“Customers replied with their personal information, but those emails didn’t just go to Essential; they went out to everybody who had received the original email,” Bohn reports. “That means that an unknown number of Essential customers are now in possession of each other’s drivers license, birth date, and address information.”
“The incident is being reported as phishing by many outlets, because it looks and smells quite a lot like a phishing attempt: a weird request for personal information. After examining the email headers, it doesn’t look like this was an actual phishing attempt. It seems much more likely that this was a colossal screw up, the result of a misconfigured customer support email list,” Bohn reports. “Notably, Essential itself has said very little, beyond the following tweet, which doesn’t characterize the email as a scam and further notes that ‘we’ve taken steps to mitigate.’ Those “steps” appear to include, at minimum, shutting down the email list that everybody was replying to.”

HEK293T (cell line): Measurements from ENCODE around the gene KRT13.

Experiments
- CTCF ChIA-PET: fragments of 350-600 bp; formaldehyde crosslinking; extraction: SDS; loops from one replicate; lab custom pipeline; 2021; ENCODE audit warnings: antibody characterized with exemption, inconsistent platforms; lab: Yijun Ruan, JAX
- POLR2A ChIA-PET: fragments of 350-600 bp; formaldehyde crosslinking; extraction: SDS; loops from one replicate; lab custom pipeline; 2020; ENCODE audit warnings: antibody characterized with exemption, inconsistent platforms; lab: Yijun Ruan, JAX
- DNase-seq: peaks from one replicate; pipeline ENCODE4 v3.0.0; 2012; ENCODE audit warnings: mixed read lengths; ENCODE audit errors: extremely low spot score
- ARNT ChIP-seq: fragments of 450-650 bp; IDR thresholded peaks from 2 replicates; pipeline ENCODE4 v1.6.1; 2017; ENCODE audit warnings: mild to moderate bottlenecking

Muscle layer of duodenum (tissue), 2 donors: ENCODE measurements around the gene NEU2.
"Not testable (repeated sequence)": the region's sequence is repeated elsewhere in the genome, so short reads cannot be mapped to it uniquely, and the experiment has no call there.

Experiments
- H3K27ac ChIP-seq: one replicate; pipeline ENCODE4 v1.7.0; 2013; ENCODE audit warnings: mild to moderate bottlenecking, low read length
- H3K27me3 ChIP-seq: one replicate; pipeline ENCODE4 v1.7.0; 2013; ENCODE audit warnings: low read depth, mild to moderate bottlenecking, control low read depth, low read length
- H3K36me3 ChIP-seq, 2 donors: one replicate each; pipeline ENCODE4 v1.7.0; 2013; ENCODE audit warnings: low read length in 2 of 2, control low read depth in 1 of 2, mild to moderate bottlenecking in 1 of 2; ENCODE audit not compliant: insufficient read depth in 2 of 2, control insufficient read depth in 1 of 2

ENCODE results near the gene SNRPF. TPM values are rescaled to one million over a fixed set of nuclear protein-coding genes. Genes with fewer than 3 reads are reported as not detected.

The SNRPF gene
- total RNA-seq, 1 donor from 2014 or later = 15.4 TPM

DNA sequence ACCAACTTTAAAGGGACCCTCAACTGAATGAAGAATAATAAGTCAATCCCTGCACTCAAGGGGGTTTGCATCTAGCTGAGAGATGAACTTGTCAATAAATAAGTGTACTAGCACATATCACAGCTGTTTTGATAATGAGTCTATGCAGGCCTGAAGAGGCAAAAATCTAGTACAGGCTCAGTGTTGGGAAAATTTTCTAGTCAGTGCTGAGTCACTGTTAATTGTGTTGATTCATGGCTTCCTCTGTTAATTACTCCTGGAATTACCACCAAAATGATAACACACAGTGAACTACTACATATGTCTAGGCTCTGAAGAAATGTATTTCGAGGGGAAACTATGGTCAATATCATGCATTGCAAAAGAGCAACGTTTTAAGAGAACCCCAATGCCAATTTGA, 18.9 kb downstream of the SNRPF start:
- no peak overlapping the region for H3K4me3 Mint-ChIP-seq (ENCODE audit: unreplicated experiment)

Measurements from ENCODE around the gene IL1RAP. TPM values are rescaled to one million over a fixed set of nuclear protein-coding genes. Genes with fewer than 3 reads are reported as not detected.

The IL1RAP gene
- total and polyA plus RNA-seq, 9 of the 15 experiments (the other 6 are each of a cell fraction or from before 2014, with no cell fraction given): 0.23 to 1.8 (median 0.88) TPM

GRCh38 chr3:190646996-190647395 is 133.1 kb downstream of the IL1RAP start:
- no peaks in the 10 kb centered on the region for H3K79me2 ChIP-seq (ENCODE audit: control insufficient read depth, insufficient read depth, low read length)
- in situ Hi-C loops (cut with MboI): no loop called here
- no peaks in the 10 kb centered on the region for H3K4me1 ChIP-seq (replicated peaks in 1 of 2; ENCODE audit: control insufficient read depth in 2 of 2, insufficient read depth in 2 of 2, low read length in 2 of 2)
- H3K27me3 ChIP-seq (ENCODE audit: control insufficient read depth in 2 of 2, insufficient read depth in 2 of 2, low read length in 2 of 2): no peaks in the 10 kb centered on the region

Read more in the full article here.
MacDailyNews Take: All three of them?
Essential obviously cares as much about protecting users’ privacy as Google.
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